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Thin silver lining in camera stats

Camera production and shipment figures from the Japanese camera manufacturers’ group, CIPA, indicates a shrinking market in all segments, with DSLRs in something close to the free fall digital compacts were experiencing in previous years.

However, there are indications that from an average selling price perspective, the story isn’t a total disaster.

In terms of the numbers of cameras shipped, compacts are down to 85 percent of the levels achieved in Jan-May 2018. No doubt the brisk sales of Fujifilm Instax cameras have helped keep this decline in check.
DSLRs are at just 65 percent when Jan-May 2018 shipments are compared to Jan-May this year. Worse still, the total value of all those DSLRs shipped is just 56 percent of 2018 levels. Retailers are selling way fewer DSLRs, with a lower average selling price rubbing salt into the wound.

CIPA figures
Col 2 compares April 2019 to May 2019. Col 3 compares May 2018 to May 2019. Column 4, which this article focusses on, compares Jan-May 2018 with Jan-May 2019. The first figure is units sold, the second is revenue X 100 Yen. (Source: CIPA)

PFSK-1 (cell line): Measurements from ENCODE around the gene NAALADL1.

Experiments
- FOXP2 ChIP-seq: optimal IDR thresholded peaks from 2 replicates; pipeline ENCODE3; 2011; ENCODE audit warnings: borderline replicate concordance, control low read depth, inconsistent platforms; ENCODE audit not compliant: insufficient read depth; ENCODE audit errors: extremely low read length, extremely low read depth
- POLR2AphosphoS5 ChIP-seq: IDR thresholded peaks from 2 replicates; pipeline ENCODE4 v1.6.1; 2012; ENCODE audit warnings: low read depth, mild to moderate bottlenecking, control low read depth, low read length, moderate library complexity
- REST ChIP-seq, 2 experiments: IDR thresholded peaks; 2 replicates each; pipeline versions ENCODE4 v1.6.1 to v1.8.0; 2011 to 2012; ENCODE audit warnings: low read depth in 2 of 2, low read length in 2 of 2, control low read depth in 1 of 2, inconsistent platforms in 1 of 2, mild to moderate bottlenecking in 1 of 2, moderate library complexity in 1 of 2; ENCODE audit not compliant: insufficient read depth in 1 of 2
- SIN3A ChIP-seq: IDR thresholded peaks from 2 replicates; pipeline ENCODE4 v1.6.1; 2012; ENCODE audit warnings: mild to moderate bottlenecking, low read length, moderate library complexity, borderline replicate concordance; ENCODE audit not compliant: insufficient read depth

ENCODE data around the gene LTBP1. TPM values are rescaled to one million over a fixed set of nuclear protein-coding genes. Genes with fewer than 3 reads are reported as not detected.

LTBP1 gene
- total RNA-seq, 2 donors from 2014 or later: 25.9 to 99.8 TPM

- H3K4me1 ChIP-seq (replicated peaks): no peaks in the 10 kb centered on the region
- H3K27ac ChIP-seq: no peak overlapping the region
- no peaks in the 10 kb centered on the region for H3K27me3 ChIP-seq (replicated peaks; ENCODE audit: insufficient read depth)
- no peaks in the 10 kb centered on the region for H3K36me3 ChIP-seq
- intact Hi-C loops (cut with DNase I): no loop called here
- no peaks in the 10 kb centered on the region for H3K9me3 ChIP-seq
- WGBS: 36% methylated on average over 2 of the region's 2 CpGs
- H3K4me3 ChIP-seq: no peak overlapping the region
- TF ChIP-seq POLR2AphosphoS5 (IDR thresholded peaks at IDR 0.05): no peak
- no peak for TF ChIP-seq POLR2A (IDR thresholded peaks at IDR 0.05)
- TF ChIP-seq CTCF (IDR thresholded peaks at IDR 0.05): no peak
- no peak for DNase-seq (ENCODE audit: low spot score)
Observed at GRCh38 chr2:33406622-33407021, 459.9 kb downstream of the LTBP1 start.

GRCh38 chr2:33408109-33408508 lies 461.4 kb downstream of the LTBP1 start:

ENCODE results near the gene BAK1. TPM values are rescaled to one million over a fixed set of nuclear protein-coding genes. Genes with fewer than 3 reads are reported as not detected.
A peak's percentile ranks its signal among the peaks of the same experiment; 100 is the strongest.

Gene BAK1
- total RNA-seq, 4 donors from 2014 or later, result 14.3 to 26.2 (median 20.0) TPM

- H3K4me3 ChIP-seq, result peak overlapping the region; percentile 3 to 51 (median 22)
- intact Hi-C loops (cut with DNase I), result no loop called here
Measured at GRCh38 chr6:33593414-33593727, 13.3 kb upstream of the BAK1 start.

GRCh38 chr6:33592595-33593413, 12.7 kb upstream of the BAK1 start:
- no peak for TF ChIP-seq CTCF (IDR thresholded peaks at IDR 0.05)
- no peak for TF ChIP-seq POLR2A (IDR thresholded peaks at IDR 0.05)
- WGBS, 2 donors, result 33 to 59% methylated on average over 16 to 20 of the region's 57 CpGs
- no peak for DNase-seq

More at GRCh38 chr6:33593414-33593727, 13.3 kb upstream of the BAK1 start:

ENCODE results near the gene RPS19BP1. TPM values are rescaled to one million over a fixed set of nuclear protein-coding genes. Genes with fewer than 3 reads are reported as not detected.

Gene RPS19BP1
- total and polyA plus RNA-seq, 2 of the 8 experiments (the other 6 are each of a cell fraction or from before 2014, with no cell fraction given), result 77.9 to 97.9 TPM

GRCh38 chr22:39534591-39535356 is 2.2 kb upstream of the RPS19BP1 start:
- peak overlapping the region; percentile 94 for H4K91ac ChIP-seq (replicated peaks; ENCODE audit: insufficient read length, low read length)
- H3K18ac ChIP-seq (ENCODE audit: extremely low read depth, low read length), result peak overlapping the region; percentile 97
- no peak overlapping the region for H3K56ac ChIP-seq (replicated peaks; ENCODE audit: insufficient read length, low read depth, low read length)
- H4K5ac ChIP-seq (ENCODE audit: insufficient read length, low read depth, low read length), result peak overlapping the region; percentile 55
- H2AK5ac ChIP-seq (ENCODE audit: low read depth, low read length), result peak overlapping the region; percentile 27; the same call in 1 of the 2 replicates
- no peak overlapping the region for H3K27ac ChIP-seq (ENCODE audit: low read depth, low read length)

The hope for the global photographic industry is with the relatively new mirrorless category, where the decline compared to Jan-May 2018 is ‘only’ to 87 percent, while mirrorless cameras achieved an increase of 6 percent in revenue terms. So while fewer cameras were sold, they were achieving a considerably higher average selling price.

The radical change in the camera market is underscored by the fact that interchangeable lens cameras now outsell compact by a considerable margin – to May this year there were around 3.29 million interchangeable cameras sold and just 2.76 million compacts. This probably indicates the substitution effect of smartphones – snapshooter photographers have never really had an alternative to ‘instamatic’-type compacts until the last few years.

When we look at lens shipments it appears that demand for lenses for full-frame cameras is stronger than for smaller formats. Shipments for full-frame and above lenses (CIPA doesn’t measure on a mirrorless versus DSLR lens scale) are at around 90 percent on unit terms and revenue is actually 2.5 percent higher.

Combine the lens and camera shipment data, and the small sweet spot for revenue seems to be full-frame mirrorless cameras and lenses.

 

 

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